Around 1 in 4 of us will experience a mental health problem each year. And the number of people struggling to cope with these issues is rising, demonstrated by the increase in cases of self-harm and suicide.
As I mentioned in my first blog post, stress is a particularly virulent problem. A 2018 study by the Mental Health Foundation found that 74% of UK adults had been so stressed at some point within the previous 12 months that they felt overwhelmed or unable to cope.
These statistics make for unhappy reading, however, I’m here with a positive message. It is entirely possible to become more resilient to stress by learning how to reposition your thoughts and behaviours, changing how you view yourself and the world and regaining control.
Today I’m going to tell you a bit about three areas used in coaching psychology that are instrumental to making this happen: psychological flexibility, emotional agility and understanding your emotions.
Being psychologically flexible means developing the ability to ‘unhook’ yourself from negative sensations and accept them for what they are, so you can direct your energy towards dealing with the here and now.
By choosing your behaviours in line with the demands of the current situation and your personal values, you can stay focused on these values and your longer-term goals, regardless of any unpleasant thoughts or feelings.
As the term ‘flexibility’ suggests, it’s all about learning to alter your perspective on the world and your own behaviour, so you can manage stress, people and situations effectively, whilst balancing conflicting needs, demands and desires.
It’s not just about being happy and having an easy life, though! Psychological flexibility means equipping yourself with the tools to navigate successfully through the constant and unpredictable changes that life throws at you, so you can flourish and thrive through the good times and the bad times.
The table below illustrates the differences between psychological inflexibility and flexibility:
If you feel your current psychological state is more in line with the column on the left, I can help you gain the flexibility you need to enjoy a more dynamic and fulfilling life.
We all have an inner voice in our heads: the voice of our emotions. Sometimes, our inner voice speaks to us positively: when you know you’ve done a great job at work, or a loved one pays you a special compliment. However, all too often, it can be the voice of guilt, shame, self-doubt, self-recrimination and much more. If you’re in the grip of stress or other mental health issues, you may feel there’s no way out when this negativity builds up in your internal discourse.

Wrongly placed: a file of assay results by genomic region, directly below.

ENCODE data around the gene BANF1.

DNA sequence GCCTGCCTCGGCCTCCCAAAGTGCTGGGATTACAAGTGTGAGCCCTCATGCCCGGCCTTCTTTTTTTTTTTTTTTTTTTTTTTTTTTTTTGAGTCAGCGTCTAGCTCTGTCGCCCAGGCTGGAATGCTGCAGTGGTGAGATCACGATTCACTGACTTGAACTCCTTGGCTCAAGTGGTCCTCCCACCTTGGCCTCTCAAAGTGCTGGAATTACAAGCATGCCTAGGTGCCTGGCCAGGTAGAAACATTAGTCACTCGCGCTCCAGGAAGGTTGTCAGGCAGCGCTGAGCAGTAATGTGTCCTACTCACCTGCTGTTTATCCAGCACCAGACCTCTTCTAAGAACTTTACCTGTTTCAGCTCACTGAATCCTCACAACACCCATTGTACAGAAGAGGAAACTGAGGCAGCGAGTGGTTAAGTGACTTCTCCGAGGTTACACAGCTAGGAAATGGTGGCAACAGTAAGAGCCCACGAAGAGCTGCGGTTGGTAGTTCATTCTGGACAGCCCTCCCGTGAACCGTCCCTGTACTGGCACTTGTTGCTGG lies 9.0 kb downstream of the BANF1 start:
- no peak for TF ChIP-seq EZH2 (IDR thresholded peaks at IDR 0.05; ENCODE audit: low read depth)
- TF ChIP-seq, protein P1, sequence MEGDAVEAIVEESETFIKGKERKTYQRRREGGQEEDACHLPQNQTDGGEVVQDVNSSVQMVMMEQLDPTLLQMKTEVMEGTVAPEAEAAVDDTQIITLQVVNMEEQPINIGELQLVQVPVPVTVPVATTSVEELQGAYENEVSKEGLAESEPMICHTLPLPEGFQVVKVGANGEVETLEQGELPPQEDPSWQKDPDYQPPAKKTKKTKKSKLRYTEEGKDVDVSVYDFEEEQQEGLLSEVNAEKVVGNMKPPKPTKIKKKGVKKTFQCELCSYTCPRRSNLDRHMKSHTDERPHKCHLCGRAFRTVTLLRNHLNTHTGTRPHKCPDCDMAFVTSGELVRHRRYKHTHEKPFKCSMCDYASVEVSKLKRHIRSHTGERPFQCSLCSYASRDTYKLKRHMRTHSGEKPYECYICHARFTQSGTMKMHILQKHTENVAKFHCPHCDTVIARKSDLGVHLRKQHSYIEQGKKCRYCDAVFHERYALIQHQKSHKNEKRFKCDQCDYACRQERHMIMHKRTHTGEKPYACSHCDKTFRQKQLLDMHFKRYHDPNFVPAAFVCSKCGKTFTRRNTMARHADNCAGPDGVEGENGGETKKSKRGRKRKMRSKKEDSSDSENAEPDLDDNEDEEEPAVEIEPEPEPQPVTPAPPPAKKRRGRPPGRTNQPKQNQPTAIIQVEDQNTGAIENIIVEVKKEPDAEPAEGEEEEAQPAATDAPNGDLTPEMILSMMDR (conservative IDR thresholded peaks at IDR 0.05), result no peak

Well, I have some good news for you: there is a way out! Becoming emotionally agile is the key to regulating these negative thoughts and feelings that, left to their own devices, will chip away at your happiness and self-esteem. It’s a skill that I can help you learn so you can identify what you’re feeling, and understand and regulate your emotions – putting you in control of your thoughts, not the other way around.
Emotional agility is about much more than just trying to be positive all the time. It runs far deeper than that, as we explore how to change and manage the way you view, interpret and accept your emotions. In turn, this will help boost your motivation and performance and improve how you manage change and face ‘the unknown’.
Understanding your emotions
Sadly, how to understand emotions – and the importance of doing so – isn’t something that’s widely taught. The resulting lack of understanding has led to a tendency for emotions to be viewed, at best, with suspicion and, at worst, with derision. However, gaining emotional awareness is an important life skill that will reshape how you react to the stress caused by unexpected change and other factors in your personal and professional life.
Of course, learning how to understand your emotions won’t make them go away. My aim is to help you connect with your feelings so you can articulate them more easily, accept and regulate difficult thoughts, and build better relationships with friends, relatives and colleagues.
Like to know more about coaching psychology?
I’d love to tell you more about coaching psychology and the techniques you can learn to help you lead a happier, more fulfilling life. If you’d like to chat, just drop me a line at firstname.lastname@example.org or call me on 07837993241.